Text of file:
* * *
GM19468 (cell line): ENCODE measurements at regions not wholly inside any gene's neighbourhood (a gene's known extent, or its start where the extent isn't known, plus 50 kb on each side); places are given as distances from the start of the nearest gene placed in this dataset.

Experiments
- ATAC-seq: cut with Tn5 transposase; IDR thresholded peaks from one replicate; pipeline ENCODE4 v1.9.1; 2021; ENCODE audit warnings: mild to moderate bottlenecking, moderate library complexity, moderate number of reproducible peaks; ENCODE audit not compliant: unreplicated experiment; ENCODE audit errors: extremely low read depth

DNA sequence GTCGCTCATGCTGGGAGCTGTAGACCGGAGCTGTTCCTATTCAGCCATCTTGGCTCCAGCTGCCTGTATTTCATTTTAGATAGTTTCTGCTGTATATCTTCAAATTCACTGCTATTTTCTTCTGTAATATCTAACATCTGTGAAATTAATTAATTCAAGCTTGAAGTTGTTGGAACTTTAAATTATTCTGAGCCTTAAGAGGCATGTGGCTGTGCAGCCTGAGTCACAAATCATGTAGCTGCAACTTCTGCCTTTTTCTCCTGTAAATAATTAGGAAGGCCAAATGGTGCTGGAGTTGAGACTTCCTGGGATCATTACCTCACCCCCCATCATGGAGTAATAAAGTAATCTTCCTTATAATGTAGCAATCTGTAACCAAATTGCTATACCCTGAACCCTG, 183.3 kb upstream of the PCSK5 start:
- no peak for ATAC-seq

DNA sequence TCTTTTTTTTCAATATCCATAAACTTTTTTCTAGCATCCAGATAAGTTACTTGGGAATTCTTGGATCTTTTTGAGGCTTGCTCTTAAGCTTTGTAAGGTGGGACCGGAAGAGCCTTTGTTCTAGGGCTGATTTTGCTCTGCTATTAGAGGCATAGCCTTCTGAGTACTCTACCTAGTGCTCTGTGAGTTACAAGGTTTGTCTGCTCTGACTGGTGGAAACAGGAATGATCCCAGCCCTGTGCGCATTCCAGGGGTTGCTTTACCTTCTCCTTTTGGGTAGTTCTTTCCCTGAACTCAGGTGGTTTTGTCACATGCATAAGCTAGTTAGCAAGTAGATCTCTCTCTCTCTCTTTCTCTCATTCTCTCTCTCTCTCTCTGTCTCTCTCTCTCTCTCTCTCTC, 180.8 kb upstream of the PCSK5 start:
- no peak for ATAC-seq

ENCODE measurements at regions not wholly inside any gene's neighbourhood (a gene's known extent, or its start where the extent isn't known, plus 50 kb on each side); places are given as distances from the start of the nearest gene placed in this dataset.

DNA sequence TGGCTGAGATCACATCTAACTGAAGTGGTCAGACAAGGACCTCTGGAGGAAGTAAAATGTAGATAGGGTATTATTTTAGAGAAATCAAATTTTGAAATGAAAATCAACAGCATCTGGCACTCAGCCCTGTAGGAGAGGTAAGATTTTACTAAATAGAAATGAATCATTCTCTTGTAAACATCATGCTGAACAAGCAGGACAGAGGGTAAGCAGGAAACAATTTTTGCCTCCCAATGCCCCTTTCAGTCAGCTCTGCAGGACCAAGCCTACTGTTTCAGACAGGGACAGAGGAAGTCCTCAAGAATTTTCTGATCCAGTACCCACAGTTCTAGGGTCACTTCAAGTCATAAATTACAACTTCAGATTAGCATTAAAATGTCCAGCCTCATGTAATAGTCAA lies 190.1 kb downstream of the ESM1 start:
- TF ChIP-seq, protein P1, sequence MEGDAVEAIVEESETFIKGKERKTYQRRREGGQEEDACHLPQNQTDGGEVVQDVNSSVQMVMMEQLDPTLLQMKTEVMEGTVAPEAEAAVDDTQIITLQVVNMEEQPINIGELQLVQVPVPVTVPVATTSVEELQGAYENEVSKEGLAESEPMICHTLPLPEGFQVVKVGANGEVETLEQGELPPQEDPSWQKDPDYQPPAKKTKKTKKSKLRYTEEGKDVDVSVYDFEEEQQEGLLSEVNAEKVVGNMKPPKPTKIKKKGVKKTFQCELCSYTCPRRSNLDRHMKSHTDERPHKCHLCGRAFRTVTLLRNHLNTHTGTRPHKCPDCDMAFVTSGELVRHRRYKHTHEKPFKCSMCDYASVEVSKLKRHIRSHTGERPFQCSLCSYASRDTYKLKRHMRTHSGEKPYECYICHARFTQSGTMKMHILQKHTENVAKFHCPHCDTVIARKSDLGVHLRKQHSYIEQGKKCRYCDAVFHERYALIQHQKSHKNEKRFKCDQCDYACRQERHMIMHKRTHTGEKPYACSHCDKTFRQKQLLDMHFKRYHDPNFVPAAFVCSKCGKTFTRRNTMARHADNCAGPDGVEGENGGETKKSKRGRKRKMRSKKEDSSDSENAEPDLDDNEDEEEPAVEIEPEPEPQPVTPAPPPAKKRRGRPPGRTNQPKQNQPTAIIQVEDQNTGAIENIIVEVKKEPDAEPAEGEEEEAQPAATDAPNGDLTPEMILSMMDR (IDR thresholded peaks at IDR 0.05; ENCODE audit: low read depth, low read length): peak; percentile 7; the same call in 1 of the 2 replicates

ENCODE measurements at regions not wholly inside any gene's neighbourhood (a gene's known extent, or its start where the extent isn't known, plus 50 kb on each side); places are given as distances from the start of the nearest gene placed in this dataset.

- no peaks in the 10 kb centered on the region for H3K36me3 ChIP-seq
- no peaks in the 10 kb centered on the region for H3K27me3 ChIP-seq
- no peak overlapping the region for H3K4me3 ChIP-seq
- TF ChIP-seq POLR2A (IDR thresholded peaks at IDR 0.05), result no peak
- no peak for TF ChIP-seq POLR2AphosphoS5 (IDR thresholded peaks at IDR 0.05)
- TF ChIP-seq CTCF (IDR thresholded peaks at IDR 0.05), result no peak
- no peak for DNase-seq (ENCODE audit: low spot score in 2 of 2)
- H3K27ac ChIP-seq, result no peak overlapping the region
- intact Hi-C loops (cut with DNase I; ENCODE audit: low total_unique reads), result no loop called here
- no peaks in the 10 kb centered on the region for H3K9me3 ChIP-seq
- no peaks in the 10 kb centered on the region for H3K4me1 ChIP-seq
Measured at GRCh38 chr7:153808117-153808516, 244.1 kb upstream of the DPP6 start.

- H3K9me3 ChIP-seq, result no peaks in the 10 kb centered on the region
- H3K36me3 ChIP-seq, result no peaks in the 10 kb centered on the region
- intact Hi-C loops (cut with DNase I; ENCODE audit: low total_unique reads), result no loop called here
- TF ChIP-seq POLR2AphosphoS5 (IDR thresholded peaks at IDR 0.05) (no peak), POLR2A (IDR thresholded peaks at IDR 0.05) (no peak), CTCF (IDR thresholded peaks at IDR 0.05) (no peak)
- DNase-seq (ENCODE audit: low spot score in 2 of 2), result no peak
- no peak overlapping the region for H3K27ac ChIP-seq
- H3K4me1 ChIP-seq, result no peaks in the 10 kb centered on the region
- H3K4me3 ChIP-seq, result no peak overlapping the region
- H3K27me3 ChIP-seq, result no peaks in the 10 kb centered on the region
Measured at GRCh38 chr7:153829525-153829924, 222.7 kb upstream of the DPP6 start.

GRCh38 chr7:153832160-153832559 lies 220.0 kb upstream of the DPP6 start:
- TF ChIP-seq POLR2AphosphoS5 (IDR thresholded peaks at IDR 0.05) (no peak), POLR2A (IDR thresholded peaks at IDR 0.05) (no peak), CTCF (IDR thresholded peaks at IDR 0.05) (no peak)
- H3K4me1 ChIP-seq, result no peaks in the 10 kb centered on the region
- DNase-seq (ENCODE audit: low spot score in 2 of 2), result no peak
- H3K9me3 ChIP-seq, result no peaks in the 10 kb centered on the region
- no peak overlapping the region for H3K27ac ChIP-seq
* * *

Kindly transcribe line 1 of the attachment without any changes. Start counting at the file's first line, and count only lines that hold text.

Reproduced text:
GM19468 (cell line): ENCODE measurements at regions not wholly inside any gene's neighbourhood (a gene's known extent, or its start where the extent isn't known, plus 50 kb on each side); places are given as distances from the start of the nearest gene placed in this dataset.